# Returning the product of a list

Is there a more concise, efficient or simply pythonic way to do the following?

``````def product(list):
p = 1
for i in list:
p *= i
return p
``````

EDIT:

I actually find that this is marginally faster than using operator.mul:

``````from operator import mul
# from functools import reduce # python3 compatibility

def with_lambda(list):
reduce(lambda x, y: x * y, list)

def without_lambda(list):
reduce(mul, list)

def forloop(list):
r = 1
for x in list:
r *= x
return r

import timeit

a = range(50)
b = range(1,50)#no zero
t = timeit.Timer("with_lambda(a)", "from __main__ import with_lambda,a")
print("with lambda:", t.timeit())
t = timeit.Timer("without_lambda(a)", "from __main__ import without_lambda,a")
print("without lambda:", t.timeit())
t = timeit.Timer("forloop(a)", "from __main__ import forloop,a")
print("for loop:", t.timeit())

t = timeit.Timer("with_lambda(b)", "from __main__ import with_lambda,b")
print("with lambda (no 0):", t.timeit())
t = timeit.Timer("without_lambda(b)", "from __main__ import without_lambda,b")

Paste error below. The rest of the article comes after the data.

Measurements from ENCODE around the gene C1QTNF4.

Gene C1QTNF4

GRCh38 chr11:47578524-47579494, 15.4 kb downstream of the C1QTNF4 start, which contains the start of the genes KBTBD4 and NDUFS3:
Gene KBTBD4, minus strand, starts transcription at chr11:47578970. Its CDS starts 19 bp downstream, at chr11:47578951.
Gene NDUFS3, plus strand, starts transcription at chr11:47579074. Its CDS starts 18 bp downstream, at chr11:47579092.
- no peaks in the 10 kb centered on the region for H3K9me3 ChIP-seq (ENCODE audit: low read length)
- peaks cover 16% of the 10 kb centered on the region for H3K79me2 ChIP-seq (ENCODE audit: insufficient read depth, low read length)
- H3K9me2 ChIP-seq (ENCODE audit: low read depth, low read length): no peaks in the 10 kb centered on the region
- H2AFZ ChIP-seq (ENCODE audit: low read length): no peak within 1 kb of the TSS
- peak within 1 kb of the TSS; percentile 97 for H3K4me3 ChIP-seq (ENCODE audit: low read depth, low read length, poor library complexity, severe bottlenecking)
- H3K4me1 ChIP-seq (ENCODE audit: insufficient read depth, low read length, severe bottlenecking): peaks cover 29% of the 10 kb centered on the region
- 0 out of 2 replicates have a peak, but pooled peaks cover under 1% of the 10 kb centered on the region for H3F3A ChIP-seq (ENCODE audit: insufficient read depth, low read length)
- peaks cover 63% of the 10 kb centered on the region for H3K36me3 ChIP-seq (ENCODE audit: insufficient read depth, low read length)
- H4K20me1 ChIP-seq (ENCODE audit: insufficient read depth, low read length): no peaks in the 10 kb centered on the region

print("without lambda (no 0):", t.timeit())
t = timeit.Timer("forloop(b)", "from __main__ import forloop,b")
print("for loop (no 0):", t.timeit())
``````

gives me

``````('with lambda:', 17.755449056625366)
('without lambda:', 8.2084708213806152)
('for loop:', 7.4836349487304688)
('with lambda (no 0):', 22.570688009262085)
('without lambda (no 0):', 12.472226858139038)
('for loop (no 0):', 11.04065990447998)
``````
• There's a functional difference between the options given here in that for an empty list the `reduce` answers raise a `TypeError`, whereas the `for` loop answer returns 1. This is a bug in the `for` loop answer (the product of an empty list is no more 1 than it is 17 or 'armadillo'). – Scott Griffiths Jan 24 '10 at 8:28
• Please try to avoid using names of built-ins (such as list) for the names of your variables. – Mark Byers Aug 4 '12 at 10:22
• Old answer, but I am tempted to edit so it doesn't use `list` as a variable name... – beroe Apr 17 '14 at 5:50
• The product of an empty list is 1. en.wikipedia.org/wiki/Empty_product – Paul Crowley Oct 27 '15 at 12:02
• @ScottGriffiths I should have specified that I meant a list of numbers. And I would say that the sum of an empty list is the identity element of `+` for that type of list (likewise for product / `*`). Now I realize that Python is dynamically typed which makes things harder, but this is a solved problem in sane languages with static type systems like Haskell. But `Python` only allows `sum` to work on numbers anyway, since `sum(['a', 'b'])` doesn't even work, so I again say that `0` makes sense for `sum` and `1` for product. – semicolon Jul 7 '17 at 13:58

Without using lambda:

``````from operator import mul
reduce(mul, list, 1)
``````

it is better and faster. With python 2.7.5

``````from operator import mul
import numpy as np
import numexpr as ne
# from functools import reduce # python3 compatibility

a = range(1, 101)
%timeit reduce(lambda x, y: x * y, a)   # (1)